syndrome b: although in your situation youb may think i'm lucky for the age i'm at but if you luck more into it many pro's first pick up a racket at age 6/7 so i got some time to catch up on. my advice to you syndrome is to remember that their are veteran internationals yes i know 30 is not a vet but just dont ever give up hope that you can represent your country

    again thanks to all that have replied and anyone else feel free to give other suggestions cheers
     
  13. Nikchan

    Nikchan Regular Member

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    ive got the same problem here man, thanks a lot for starting this thread, its quite an appropriate one :). well i don't think ill make it to international teams, but im aiming for regional ones right now. i think im progressing pretty good considering that i only started playing at the beginning of this year. i started way too late.
    lol i cant even afford the one hour of coaching:eek:, cos i dont want to ask parents the money for it. i play atleast three days a week, 2hrs each day.
    also, im on a comeback from a wrist stress injury so i need to get my touch back and all that. but usually i watch lots of videos and do lots of running. i also keep moving my wrist around all the time, helps quite a lot.
    but as some people in this thread have already said so, we have to make the best out of what we have. if you are really that serious about it, you'll think of something, don't worry.
    good luck, keep us posted about your progress :)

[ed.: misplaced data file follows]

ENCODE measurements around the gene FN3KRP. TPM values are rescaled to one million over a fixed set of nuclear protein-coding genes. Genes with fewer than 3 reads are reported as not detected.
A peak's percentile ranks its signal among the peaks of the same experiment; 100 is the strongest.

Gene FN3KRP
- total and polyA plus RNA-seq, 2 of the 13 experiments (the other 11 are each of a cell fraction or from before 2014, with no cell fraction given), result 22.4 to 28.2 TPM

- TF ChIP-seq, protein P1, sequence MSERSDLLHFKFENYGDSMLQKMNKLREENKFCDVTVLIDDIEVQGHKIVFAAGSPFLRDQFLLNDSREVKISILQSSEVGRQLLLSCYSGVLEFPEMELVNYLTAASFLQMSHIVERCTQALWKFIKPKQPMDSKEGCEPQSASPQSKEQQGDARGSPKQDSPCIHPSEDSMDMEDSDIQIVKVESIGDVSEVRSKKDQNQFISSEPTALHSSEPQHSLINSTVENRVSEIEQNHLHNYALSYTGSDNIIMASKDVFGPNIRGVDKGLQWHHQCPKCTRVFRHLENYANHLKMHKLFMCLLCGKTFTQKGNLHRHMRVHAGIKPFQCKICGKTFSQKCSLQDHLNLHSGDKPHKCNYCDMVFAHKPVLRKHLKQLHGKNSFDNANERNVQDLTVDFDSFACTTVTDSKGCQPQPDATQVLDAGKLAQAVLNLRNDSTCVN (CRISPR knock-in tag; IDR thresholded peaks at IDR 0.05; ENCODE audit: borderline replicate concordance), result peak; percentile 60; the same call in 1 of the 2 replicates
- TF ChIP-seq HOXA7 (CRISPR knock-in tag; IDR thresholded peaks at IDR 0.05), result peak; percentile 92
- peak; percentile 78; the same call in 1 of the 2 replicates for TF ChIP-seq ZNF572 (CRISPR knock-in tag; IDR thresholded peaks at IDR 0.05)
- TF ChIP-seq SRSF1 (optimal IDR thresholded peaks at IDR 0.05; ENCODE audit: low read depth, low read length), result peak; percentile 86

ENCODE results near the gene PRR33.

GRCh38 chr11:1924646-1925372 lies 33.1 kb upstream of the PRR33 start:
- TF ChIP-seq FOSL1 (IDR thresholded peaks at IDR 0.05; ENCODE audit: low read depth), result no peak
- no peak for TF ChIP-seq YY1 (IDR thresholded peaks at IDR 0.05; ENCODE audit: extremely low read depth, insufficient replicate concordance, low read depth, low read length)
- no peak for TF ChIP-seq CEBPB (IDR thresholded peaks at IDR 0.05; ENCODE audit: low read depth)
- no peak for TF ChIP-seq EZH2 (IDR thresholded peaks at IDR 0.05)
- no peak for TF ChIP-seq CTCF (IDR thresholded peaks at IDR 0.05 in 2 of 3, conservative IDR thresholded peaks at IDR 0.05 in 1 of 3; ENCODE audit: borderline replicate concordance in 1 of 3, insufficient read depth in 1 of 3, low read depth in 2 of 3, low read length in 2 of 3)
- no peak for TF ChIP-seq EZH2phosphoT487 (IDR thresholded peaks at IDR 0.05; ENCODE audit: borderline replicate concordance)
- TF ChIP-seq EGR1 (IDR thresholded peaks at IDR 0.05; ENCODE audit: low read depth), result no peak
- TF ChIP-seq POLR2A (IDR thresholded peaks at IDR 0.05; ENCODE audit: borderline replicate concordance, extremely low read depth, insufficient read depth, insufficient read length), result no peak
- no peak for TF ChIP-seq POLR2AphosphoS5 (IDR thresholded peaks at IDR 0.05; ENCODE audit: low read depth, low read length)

14. Syndrome_B

    Syndrome_B Regular Member

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    badminton as our lifestyle

    There's nothing wrong if you want to inflate your goal, lets say you want to be a part of an international team. Thats a good benchmark for self motivation. Just remember, in any kinds of sports, enjoy wiining and losing, dont use your victory to hurt someone but to create YOU. when you lose, try to improve and anaylse what went wrong. keep on practicing my friend :)
     
  15. Lala Miso

    Lala Miso Regular Member

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    Oliver,

    I know how you feel. I just recently picked up the game a little more than a year ago. And im at the moment 16. So, Im in my senior year of high school. My Coach, Phu Khuu of Bintang Badminton Academy, inspired me so much by telling me anything is possible if you just put your mind into it. SO i did! I gave him my trust and my future.

    IN California there is a test called the California Proficiency Examination. It lets you graduate from high school early so im basically skipping my senior year so i can take a year off to go on with Full on Training to catch up to my fellow competitors throughout the U.S.

    I practice about 8 hours a day. And spend about 3 hours of it Conditioning. Im glad my coach is willing to train me and i hope you find a great coach like mine to take you alll the way. [ not that a coach is neccessary ]